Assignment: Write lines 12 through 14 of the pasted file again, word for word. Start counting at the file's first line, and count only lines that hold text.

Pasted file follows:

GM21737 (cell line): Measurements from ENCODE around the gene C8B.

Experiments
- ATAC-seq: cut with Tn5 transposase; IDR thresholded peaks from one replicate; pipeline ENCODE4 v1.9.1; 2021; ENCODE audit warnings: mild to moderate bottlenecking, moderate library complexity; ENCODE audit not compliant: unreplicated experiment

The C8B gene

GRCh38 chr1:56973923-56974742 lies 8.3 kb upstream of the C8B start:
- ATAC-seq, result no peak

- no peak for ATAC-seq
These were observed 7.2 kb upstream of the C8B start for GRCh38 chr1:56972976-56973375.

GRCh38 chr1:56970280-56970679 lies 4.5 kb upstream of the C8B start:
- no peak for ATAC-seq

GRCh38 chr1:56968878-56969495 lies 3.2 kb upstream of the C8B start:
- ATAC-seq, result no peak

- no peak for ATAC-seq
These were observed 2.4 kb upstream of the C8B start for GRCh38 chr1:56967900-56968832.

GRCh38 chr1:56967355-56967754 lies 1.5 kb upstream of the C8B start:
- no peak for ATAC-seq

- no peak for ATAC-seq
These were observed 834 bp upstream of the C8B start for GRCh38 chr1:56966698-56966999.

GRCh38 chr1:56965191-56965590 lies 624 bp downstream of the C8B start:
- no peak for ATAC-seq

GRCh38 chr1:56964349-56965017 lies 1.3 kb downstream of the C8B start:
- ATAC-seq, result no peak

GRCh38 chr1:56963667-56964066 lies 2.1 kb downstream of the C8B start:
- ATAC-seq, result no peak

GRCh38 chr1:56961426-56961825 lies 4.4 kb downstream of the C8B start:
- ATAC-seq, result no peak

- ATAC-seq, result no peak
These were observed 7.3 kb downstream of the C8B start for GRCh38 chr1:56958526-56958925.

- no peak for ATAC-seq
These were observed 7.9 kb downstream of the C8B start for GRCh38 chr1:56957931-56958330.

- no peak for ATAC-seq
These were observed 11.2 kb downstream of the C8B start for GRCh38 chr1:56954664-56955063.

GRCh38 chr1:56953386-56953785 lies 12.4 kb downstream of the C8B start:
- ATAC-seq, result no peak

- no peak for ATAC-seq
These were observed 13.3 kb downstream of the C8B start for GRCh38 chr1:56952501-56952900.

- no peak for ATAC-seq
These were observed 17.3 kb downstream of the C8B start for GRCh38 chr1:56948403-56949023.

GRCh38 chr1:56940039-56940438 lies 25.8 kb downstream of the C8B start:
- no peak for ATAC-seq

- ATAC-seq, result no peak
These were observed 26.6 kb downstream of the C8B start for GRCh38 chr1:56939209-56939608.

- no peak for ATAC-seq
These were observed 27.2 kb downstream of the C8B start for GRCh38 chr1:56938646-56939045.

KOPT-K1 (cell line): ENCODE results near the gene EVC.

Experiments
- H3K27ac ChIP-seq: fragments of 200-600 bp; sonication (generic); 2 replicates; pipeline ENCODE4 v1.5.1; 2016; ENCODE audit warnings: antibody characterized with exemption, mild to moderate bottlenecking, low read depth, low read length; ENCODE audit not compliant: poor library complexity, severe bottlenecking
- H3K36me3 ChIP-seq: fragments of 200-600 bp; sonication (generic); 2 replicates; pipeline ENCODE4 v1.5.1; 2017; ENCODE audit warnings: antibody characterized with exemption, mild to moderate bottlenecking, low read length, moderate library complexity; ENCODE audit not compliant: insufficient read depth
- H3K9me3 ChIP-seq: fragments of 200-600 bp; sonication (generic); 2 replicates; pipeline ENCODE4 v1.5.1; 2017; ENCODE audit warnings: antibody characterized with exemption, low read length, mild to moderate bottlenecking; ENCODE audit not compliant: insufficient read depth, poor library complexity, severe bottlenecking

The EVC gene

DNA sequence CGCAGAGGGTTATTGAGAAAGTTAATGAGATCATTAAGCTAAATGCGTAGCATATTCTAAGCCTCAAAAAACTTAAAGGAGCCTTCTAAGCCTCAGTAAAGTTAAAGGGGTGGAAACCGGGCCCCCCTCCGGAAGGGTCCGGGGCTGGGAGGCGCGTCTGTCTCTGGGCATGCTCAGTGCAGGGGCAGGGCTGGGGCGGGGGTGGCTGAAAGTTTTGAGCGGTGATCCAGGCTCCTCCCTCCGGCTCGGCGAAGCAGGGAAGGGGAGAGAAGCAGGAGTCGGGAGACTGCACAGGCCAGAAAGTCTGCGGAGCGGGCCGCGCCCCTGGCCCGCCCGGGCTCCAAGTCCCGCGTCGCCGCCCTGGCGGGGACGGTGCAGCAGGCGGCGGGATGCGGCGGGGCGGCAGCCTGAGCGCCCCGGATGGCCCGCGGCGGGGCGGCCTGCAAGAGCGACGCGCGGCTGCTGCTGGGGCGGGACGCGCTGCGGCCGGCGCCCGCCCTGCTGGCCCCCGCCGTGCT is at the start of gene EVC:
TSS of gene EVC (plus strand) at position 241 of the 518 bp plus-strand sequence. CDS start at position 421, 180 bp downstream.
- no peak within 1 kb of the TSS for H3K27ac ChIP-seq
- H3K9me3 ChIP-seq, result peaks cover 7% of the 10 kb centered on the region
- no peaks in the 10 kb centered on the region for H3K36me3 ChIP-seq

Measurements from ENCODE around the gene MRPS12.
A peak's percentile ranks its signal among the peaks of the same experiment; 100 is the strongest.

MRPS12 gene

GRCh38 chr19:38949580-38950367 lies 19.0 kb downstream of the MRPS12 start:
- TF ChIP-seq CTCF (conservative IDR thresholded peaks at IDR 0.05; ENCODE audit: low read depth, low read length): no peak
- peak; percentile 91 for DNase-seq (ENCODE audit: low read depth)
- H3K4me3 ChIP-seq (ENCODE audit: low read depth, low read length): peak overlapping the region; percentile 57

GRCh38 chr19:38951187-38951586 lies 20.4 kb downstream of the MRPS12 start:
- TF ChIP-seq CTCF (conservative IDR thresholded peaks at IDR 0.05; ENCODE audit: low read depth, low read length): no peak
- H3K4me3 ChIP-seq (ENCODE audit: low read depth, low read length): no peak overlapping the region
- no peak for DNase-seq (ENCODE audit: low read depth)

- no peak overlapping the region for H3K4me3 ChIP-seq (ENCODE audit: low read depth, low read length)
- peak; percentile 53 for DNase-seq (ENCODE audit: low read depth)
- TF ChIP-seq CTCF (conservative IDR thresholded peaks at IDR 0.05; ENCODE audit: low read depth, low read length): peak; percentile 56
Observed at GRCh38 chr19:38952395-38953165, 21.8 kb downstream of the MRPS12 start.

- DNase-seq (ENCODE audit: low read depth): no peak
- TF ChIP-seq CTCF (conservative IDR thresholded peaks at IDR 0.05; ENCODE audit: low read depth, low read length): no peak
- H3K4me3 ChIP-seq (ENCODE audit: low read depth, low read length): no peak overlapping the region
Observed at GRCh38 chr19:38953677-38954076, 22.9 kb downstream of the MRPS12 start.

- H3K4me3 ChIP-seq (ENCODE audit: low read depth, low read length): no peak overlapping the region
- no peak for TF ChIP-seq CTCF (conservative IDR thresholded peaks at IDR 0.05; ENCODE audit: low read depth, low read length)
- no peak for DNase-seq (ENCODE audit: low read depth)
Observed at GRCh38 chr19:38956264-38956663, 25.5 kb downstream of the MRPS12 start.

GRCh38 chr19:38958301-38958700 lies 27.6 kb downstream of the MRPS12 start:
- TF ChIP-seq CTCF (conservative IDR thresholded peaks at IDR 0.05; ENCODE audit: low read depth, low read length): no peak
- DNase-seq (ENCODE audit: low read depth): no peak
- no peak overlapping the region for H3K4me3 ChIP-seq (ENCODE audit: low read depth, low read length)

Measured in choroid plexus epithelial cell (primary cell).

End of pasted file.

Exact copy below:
- ATAC-seq, result no peak

- no peak for ATAC-seq
These were observed 2.4 kb upstream of the C8B start for GRCh38 chr1:56967900-56968832.